Black and white? Or brothers?

Originally appeared online in the teen series: Trending - February 12, 2018

It was my first week in college in the United States, and I didn’t understand what was going on with my roommate. At first I’d been friendly, but he wasn’t very responsive. So I backed off—thinking he needed his space. However, I soon noticed that, while he didn’t seem to want to talk to me, outside of our room he was friendly with others.

I had never been in a situation like this before—of being around someone, having to live with someone, who was pretending I didn’t exist. The atmosphere in our room was tense, and in our limited interactions he was always unfriendly and impolite.

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One day, a guy across the hall told me he knew what was going on. My roommate had a reputation for being racist. The problem wasn’t me but the color of my skin.

I had never faced anything like this before, and I didn’t know what to do. I was trying to pray, but I was also struggling with feelings of confusion and hurt.

When I woke up the next day, I wasn’t feeling very well. This heavy burden seemed to be pressing down on me to the point that I could barely get out of bed. I couldn’t even go to my classes.

I spoke with my mom and my host family about what was going on, and we prayed together. We worked from the standpoint that because God is One, man, which includes everyone, must also be one. Any suggestion of division or animosity could only be a mistaken view of man—powerless to act, influence, or divide God’s innocent children.

Whatever differences seemed so apparent before have faded in light of the truth of what we both are: children of the same God.

I was also reading the book Mary Baker Eddy: Christian Healer (Yvonne Caché von Fettweis and Robert Townsend Warneck) and had been thinking about what Mary Baker Eddy truly meant when she referred to our affections for our fellow man. It dawned on me that this kind of pure love that heals includes no judgment—including my own judgment toward my roommate. Yes, I realized, I’d been judging him by labeling him as a racist. While I’d thought the problem was just the fact that he had been identifying me incorrectly, I could now see that I had also been misidentifying him. At some point that misidentification had turned into a feeling of hate. But now, divine Love was purifying my affections and enabling me to see him differently—to truly love him as my brother.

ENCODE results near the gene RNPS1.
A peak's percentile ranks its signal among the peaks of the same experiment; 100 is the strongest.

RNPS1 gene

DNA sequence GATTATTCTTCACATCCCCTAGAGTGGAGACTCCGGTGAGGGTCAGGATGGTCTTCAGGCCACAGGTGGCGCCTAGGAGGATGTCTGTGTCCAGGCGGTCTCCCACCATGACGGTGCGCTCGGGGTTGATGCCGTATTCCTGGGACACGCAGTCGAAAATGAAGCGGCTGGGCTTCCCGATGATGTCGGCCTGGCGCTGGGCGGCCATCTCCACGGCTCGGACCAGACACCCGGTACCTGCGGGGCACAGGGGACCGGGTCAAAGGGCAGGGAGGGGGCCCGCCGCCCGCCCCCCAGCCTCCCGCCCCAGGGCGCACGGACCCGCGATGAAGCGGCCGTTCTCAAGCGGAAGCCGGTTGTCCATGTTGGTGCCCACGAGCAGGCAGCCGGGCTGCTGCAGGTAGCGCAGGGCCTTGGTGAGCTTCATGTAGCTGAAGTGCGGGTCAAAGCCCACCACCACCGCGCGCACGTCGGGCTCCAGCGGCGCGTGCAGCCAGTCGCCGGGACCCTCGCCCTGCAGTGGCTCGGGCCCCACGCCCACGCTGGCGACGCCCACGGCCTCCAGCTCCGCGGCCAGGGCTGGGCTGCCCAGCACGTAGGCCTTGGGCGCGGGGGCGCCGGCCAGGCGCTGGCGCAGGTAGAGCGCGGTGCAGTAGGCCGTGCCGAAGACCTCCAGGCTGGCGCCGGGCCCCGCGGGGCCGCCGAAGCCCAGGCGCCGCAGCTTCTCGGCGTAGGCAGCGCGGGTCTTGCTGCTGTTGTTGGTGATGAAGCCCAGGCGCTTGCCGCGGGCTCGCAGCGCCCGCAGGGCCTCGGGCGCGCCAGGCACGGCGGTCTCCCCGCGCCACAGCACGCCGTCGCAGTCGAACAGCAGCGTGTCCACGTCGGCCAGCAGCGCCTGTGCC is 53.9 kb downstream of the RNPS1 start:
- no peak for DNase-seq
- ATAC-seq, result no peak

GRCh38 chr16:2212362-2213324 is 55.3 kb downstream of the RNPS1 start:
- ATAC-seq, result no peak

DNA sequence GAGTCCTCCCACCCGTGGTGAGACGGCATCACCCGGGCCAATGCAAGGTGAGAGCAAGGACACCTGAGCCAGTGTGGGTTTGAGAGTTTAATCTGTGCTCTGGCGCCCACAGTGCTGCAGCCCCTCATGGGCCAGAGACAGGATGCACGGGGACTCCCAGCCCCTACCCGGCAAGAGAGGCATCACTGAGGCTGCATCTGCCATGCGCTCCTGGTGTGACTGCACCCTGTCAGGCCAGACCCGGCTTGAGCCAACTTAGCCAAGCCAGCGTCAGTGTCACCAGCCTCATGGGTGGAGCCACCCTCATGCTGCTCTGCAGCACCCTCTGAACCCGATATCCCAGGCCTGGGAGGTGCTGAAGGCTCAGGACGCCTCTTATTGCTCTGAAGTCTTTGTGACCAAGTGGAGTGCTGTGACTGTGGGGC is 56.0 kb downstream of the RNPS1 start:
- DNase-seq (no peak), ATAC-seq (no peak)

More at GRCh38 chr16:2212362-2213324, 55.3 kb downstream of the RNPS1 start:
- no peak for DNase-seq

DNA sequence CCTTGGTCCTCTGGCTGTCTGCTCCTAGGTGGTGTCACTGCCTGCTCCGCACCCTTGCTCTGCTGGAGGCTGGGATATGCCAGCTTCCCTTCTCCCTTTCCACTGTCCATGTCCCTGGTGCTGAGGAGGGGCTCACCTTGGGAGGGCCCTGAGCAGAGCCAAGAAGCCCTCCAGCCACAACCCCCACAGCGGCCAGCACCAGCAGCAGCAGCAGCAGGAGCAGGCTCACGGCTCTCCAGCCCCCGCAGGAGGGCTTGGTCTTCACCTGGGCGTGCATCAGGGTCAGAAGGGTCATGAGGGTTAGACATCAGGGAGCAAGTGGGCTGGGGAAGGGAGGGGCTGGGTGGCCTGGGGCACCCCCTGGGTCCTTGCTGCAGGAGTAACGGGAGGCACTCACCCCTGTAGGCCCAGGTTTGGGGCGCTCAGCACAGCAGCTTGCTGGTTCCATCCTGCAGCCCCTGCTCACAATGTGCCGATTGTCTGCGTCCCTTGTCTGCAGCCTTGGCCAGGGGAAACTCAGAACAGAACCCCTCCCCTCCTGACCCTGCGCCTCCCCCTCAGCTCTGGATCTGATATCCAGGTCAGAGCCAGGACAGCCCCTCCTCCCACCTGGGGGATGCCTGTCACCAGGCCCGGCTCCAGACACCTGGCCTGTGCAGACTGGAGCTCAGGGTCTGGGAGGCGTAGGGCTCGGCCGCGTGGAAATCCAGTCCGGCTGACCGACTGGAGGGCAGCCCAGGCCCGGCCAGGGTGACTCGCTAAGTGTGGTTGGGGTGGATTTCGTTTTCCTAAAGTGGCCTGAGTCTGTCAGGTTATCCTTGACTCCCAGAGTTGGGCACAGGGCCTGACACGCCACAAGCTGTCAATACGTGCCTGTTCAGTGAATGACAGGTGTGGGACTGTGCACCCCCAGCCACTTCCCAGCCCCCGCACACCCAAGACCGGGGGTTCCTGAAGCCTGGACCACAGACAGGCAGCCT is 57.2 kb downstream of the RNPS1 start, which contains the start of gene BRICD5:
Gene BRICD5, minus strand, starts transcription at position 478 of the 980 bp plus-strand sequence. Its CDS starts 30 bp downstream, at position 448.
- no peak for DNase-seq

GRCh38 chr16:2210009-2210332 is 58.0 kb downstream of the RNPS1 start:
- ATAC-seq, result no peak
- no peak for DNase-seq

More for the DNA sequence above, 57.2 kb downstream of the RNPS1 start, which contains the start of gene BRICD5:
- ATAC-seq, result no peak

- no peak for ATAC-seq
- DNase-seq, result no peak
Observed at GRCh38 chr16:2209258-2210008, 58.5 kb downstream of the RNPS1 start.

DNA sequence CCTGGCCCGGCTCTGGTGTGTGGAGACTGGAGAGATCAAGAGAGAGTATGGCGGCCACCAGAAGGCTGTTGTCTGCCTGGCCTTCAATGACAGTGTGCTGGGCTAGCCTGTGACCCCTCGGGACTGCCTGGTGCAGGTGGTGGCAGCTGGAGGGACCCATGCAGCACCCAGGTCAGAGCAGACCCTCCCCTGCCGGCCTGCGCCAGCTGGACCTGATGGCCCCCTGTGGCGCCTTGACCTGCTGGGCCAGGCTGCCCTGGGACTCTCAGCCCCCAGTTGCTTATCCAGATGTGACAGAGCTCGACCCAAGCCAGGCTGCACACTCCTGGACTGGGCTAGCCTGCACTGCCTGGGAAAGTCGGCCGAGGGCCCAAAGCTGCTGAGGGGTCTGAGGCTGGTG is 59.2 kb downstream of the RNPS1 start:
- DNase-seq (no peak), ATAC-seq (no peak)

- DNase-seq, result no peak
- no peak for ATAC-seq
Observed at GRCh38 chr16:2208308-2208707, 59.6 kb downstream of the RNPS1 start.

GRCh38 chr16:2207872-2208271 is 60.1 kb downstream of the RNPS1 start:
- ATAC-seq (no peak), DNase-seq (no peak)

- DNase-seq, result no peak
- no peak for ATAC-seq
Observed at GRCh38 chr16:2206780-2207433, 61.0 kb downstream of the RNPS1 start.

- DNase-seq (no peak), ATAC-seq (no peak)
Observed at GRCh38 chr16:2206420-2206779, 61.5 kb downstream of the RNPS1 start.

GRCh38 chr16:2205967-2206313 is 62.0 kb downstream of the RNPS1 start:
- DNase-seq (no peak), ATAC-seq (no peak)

I felt better soon after that and returned to my classes. Over the next couple of weeks, my continued prayers also brought more light to my thoughts, and I began to see my roommate more clearly as a child of God. I could admit and even cherish the idea that we both have the same Father. Because we were both created by God, there was nothing he had that I didn’t have, and vice versa. And having the same Father-Mother God meant that we live under the same divine laws of harmony. The labels I’d put on him began to fall away, and I was able to begin thinking about him without judgment.

At the end of the third week of school, it was his birthday. I was surprised when I walked into our room to find him there with the cookies his mom had sent him, wanting to share them with me. To be honest, even though I’d been expecting healing as I’d prayed, I didn’t expect this! He said he wanted this moment to be just for the two of us.

As we sat there eating cookies, he began to say things that showed even more clearly how divine Love had been working in both our hearts. He acknowledged that there were many people he hadn’t treated right, including me, and that he’d been praying to overcome that; he said he was having prayerful help from a friend as well. 

“I’m really sorry for anything unkind I’ve done,” he told me. “I truly didn’t want to hurt you.”

After that, we actually became friends. It was amazing to see the change in him and the way he continued to grow that semester. I never felt any lingering resentment toward him. In fact, to this day we’re friends. Whatever differences seemed so apparent before have faded in light of the truth of what we both are: children of the same God. Brothers.

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